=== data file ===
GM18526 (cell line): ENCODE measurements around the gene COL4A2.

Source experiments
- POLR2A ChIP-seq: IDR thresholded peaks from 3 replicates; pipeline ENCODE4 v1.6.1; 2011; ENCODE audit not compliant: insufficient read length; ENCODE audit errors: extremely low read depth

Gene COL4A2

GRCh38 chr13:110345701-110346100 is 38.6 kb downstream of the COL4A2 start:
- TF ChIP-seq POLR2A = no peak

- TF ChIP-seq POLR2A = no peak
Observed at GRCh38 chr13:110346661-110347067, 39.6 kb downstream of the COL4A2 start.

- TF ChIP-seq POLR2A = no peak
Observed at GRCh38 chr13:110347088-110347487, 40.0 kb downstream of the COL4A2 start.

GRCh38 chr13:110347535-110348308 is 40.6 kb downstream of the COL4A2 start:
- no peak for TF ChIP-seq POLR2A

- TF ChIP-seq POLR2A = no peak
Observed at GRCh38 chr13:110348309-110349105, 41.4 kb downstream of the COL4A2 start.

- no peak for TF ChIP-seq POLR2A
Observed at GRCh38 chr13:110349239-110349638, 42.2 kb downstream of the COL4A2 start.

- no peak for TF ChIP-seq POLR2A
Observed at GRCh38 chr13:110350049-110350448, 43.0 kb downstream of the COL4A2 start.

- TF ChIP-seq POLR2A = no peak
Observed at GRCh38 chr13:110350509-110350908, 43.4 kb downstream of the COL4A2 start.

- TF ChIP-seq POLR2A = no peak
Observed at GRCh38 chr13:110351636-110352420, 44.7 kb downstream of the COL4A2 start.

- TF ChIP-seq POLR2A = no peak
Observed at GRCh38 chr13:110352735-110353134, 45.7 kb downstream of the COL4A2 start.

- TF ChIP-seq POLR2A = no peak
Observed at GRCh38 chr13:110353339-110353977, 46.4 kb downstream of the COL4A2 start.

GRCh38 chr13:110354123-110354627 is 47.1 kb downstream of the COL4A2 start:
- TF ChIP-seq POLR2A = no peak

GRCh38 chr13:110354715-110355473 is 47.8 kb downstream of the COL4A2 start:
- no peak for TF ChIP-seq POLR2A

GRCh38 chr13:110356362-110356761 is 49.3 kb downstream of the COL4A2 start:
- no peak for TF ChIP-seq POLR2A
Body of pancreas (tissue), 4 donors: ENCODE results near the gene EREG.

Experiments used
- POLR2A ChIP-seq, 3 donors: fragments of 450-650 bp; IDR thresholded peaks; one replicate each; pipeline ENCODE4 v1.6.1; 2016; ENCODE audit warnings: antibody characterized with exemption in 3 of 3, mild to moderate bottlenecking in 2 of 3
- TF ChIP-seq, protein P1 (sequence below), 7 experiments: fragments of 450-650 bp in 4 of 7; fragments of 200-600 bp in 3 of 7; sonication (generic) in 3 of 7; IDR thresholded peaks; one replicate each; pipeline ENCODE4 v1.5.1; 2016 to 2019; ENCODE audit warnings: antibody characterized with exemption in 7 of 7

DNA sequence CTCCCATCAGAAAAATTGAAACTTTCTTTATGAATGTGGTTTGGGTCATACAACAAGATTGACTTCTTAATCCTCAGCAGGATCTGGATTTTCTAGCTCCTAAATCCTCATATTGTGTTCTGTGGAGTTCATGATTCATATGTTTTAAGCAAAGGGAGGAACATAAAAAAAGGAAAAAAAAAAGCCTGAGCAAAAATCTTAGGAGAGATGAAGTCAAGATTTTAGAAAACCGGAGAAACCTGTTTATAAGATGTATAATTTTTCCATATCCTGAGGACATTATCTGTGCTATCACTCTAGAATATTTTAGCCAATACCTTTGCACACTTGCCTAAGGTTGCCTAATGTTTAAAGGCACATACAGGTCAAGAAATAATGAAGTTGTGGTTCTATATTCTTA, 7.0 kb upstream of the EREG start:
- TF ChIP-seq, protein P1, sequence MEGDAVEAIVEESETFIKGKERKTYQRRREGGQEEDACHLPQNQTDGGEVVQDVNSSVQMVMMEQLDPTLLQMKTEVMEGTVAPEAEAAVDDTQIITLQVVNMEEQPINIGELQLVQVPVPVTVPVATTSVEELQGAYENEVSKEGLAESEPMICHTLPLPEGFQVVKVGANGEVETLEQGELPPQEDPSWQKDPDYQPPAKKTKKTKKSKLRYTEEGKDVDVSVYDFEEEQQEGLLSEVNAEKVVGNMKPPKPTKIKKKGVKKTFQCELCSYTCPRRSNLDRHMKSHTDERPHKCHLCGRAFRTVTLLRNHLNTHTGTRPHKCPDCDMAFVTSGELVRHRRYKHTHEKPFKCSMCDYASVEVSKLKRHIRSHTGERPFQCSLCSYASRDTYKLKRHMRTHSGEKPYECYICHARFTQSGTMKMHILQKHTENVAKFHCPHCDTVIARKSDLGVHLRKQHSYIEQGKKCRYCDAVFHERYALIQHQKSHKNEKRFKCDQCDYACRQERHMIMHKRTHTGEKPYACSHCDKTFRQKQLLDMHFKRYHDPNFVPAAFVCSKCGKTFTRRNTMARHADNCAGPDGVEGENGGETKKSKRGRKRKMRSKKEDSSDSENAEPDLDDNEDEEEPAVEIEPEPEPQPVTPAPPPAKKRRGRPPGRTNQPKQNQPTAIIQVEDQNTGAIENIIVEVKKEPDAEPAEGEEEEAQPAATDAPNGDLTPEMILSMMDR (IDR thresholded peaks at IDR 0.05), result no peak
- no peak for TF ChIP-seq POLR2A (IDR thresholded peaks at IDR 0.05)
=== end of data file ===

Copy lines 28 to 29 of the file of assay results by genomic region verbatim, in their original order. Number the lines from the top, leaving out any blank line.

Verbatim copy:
- TF ChIP-seq POLR2A = no peak

GRCh38 chr13:110354715-110355473 is 47.8 kb downstream of the COL4A2 start: